3D printer

3D-printed drill is smaller than a quarter, and it actually works!

3D-printed drill is smaller than a quarter, and it actually works!

We've seen some amazing 3D-printed things these days. From sonic art installations to human noses ready for transplant, the 3D printers of today know no bounds. At first, it seemed the trend in 3D printing was to go bigger and better. Companies were dreaming big and creating 3D printed houses. Now, 3D-printing is going the opposite direction as makers are creating tiny objects to showcase their skill. Introducing the world's tiniest drill, engineered using CAD and a 3D printer by Lance Abernathy, who hails all the way from New Zealand.

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BoXZY crams a mill, laser, and 3D-printer into one desktop maker

BoXZY crams a mill, laser, and 3D-printer into one desktop maker

Makers and artists, rejoice! BoXZY wants to bring the power of manufacturing-level tools, once only available to industry giants, to your desktop. BoXZY is setting itself apart on Kickstarter by offering more than just 3D-printing. BoXZY is designed to be an all-in-one machine shop, functioning as a 3D-printer, mill, and a laser engraver. Each tool exists as a rapid-change attachment, allowing the user to swiftly switch between mechanisms. Its creators, Justin and Joel Johnson, want to break the barriers like cost, location, and space that individual makers encounter in the industry.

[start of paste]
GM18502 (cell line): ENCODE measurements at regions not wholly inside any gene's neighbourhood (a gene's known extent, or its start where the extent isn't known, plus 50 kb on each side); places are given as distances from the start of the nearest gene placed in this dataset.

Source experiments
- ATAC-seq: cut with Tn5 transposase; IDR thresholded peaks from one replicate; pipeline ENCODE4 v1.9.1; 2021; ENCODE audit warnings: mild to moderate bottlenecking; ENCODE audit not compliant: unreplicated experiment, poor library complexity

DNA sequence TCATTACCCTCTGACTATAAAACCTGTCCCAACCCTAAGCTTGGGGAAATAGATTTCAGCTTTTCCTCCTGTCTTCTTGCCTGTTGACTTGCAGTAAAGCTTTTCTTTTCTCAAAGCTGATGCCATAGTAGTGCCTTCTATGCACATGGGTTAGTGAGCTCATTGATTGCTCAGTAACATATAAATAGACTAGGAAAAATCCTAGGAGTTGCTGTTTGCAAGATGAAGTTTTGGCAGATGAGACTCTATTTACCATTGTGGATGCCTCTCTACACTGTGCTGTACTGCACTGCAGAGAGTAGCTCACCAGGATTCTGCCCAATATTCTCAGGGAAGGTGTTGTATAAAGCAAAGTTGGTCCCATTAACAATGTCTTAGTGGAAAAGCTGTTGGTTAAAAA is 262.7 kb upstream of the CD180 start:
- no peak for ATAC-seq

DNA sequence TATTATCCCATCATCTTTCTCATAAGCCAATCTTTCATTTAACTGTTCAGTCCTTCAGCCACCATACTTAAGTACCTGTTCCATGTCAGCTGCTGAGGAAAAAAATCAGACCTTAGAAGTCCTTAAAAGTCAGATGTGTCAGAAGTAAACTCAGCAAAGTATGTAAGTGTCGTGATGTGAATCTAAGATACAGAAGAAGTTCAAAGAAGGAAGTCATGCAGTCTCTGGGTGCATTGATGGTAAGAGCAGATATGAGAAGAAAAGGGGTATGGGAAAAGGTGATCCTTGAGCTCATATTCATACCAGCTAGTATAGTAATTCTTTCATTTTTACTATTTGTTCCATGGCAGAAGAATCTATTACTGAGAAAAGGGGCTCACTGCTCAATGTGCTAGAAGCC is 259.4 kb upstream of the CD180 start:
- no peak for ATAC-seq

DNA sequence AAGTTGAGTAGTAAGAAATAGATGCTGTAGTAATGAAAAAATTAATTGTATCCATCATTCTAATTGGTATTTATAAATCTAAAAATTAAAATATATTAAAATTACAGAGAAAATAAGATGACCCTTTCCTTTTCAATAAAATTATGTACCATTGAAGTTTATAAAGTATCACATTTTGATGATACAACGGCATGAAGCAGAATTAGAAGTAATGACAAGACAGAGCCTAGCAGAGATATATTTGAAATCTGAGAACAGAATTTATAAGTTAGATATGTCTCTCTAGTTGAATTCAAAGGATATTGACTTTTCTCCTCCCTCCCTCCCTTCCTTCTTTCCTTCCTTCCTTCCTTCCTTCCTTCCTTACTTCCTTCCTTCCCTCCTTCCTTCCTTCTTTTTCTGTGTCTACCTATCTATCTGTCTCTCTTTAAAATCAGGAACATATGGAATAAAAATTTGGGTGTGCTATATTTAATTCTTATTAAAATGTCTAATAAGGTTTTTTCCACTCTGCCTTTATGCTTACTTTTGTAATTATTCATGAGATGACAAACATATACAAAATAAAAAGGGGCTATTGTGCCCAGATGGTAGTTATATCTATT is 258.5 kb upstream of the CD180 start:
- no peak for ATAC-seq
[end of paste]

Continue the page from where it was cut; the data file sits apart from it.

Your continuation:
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Bioprinter 3D-prints living cartilage nose in 16 minutes

Bioprinter 3D-prints living cartilage nose in 16 minutes

While traditional 3D-printers build objects using layers of plastic, we've seem some great strides in 3D-printing like lattices emerging from amorphous, resinous goo. Now bioprinters are entering the ring with their ability to create 3D models from biological materials. There's no need to wait for an ear to grow on the back of a mouse; this bioprinter from the ETH Zurich Cartilage Engineering and Regeneration Group can print a nose from biopolymers and living cartilage cells in only 16 minutes. Best of all, no mice are harmed in the process!

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Carbon3D creates new ‘Terminator’ 3D printing technique

Carbon3D creates new ‘Terminator’ 3D printing technique

Until now, 3D printed objects have been created by printing a series of 2D lines on top of each other. The newest technique by Carbon3D is completely different; it creates an object from a pool of resin in one solid sweep using a new Continuous Liquid Interface Production (CLIP) technology. Instead of being slowly built layer by layer, Carbon3D's objects appear to instantaneously take form from a pool of liquid, just like that scene in Terminator 2 where the T2 rises from a pool of molten metal.

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Engineer builds 3D printed Toyota 5-speed transmission engine

Engineer builds 3D printed Toyota 5-speed transmission engine